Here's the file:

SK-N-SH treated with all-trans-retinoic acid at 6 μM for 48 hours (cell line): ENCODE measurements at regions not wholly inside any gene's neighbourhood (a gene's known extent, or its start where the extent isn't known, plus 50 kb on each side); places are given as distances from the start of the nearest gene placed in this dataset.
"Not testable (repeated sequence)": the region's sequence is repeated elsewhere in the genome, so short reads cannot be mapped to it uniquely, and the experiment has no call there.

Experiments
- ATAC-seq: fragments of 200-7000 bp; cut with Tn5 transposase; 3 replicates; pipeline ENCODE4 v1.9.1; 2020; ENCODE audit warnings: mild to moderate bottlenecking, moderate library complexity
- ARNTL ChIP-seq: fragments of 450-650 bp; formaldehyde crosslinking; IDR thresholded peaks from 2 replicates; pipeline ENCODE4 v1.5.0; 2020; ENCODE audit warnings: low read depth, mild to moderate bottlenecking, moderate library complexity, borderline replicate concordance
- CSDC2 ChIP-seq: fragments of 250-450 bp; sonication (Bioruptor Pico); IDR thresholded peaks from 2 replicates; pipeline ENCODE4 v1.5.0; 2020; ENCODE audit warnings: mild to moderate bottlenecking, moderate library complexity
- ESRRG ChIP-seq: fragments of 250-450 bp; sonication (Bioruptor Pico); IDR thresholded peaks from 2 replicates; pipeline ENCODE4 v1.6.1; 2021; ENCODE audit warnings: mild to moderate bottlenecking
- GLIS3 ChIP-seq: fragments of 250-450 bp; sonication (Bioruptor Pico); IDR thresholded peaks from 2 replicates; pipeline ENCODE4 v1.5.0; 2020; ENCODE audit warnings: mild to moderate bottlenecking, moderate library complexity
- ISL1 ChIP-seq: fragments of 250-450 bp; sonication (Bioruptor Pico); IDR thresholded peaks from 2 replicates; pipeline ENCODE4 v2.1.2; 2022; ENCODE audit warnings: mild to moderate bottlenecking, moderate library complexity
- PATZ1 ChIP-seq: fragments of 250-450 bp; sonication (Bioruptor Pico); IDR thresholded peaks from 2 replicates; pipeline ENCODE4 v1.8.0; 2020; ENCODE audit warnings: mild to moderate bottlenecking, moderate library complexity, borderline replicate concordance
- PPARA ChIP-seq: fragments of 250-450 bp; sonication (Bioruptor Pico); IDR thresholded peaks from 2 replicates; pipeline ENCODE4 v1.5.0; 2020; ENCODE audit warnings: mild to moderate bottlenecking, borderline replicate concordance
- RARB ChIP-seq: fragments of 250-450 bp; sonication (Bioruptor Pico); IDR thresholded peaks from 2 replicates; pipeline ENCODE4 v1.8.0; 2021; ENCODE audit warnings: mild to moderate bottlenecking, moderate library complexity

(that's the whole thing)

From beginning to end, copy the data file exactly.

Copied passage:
SK-N-SH treated with all-trans-retinoic acid at 6 μM for 48 hours (cell line): ENCODE measurements at regions not wholly inside any gene's neighbourhood (a gene's known extent, or its start where the extent isn't known, plus 50 kb on each side); places are given as distances from the start of the nearest gene placed in this dataset.
"Not testable (repeated sequence)": the region's sequence is repeated elsewhere in the genome, so short reads cannot be mapped to it uniquely, and the experiment has no call there.

Experiments
- ATAC-seq: fragments of 200-7000 bp; cut with Tn5 transposase; 3 replicates; pipeline ENCODE4 v1.9.1; 2020; ENCODE audit warnings: mild to moderate bottlenecking, moderate library complexity
- ARNTL ChIP-seq: fragments of 450-650 bp; formaldehyde crosslinking; IDR thresholded peaks from 2 replicates; pipeline ENCODE4 v1.5.0; 2020; ENCODE audit warnings: low read depth, mild to moderate bottlenecking, moderate library complexity, borderline replicate concordance
- CSDC2 ChIP-seq: fragments of 250-450 bp; sonication (Bioruptor Pico); IDR thresholded peaks from 2 replicates; pipeline ENCODE4 v1.5.0; 2020; ENCODE audit warnings: mild to moderate bottlenecking, moderate library complexity
- ESRRG ChIP-seq: fragments of 250-450 bp; sonication (Bioruptor Pico); IDR thresholded peaks from 2 replicates; pipeline ENCODE4 v1.6.1; 2021; ENCODE audit warnings: mild to moderate bottlenecking
- GLIS3 ChIP-seq: fragments of 250-450 bp; sonication (Bioruptor Pico); IDR thresholded peaks from 2 replicates; pipeline ENCODE4 v1.5.0; 2020; ENCODE audit warnings: mild to moderate bottlenecking, moderate library complexity
- ISL1 ChIP-seq: fragments of 250-450 bp; sonication (Bioruptor Pico); IDR thresholded peaks from 2 replicates; pipeline ENCODE4 v2.1.2; 2022; ENCODE audit warnings: mild to moderate bottlenecking, moderate library complexity
- PATZ1 ChIP-seq: fragments of 250-450 bp; sonication (Bioruptor Pico); IDR thresholded peaks from 2 replicates; pipeline ENCODE4 v1.8.0; 2020; ENCODE audit warnings: mild to moderate bottlenecking, moderate library complexity, borderline replicate concordance
- PPARA ChIP-seq: fragments of 250-450 bp; sonication (Bioruptor Pico); IDR thresholded peaks from 2 replicates; pipeline ENCODE4 v1.5.0; 2020; ENCODE audit warnings: mild to moderate bottlenecking, borderline replicate concordance
- RARB ChIP-seq: fragments of 250-450 bp; sonication (Bioruptor Pico); IDR thresholded peaks from 2 replicates; pipeline ENCODE4 v1.8.0; 2021; ENCODE audit warnings: mild to moderate bottlenecking, moderate library complexity